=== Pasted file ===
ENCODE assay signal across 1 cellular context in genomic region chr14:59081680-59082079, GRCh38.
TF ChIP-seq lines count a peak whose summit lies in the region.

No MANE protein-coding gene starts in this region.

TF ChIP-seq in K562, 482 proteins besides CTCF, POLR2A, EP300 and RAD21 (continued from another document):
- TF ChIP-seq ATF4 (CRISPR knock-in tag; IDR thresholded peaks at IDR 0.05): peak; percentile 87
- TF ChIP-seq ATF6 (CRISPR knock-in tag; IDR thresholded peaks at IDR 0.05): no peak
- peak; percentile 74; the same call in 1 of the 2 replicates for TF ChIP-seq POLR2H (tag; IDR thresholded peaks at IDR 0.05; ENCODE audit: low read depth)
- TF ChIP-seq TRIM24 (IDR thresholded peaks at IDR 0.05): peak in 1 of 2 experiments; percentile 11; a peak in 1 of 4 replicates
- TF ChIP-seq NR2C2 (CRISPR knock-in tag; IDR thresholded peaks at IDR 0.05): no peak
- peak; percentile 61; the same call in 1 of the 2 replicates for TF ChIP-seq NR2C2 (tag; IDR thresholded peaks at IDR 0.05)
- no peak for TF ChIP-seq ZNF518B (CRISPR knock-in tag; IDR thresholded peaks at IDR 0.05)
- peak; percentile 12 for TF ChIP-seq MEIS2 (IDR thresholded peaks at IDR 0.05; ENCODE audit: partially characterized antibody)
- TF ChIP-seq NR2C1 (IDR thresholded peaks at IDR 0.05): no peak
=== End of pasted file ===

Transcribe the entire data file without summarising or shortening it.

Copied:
ENCODE assay signal across 1 cellular context in genomic region chr14:59081680-59082079, GRCh38.
TF ChIP-seq lines count a peak whose summit lies in the region.

No MANE protein-coding gene starts in this region.

TF ChIP-seq in K562, 482 proteins besides CTCF, POLR2A, EP300 and RAD21 (continued from another document):
- TF ChIP-seq ATF4 (CRISPR knock-in tag; IDR thresholded peaks at IDR 0.05): peak; percentile 87
- TF ChIP-seq ATF6 (CRISPR knock-in tag; IDR thresholded peaks at IDR 0.05): no peak
- peak; percentile 74; the same call in 1 of the 2 replicates for TF ChIP-seq POLR2H (tag; IDR thresholded peaks at IDR 0.05; ENCODE audit: low read depth)
- TF ChIP-seq TRIM24 (IDR thresholded peaks at IDR 0.05): peak in 1 of 2 experiments; percentile 11; a peak in 1 of 4 replicates
- TF ChIP-seq NR2C2 (CRISPR knock-in tag; IDR thresholded peaks at IDR 0.05): no peak
- peak; percentile 61; the same call in 1 of the 2 replicates for TF ChIP-seq NR2C2 (tag; IDR thresholded peaks at IDR 0.05)
- no peak for TF ChIP-seq ZNF518B (CRISPR knock-in tag; IDR thresholded peaks at IDR 0.05)
- peak; percentile 12 for TF ChIP-seq MEIS2 (IDR thresholded peaks at IDR 0.05; ENCODE audit: partially characterized antibody)
- TF ChIP-seq NR2C1 (IDR thresholded peaks at IDR 0.05): no peak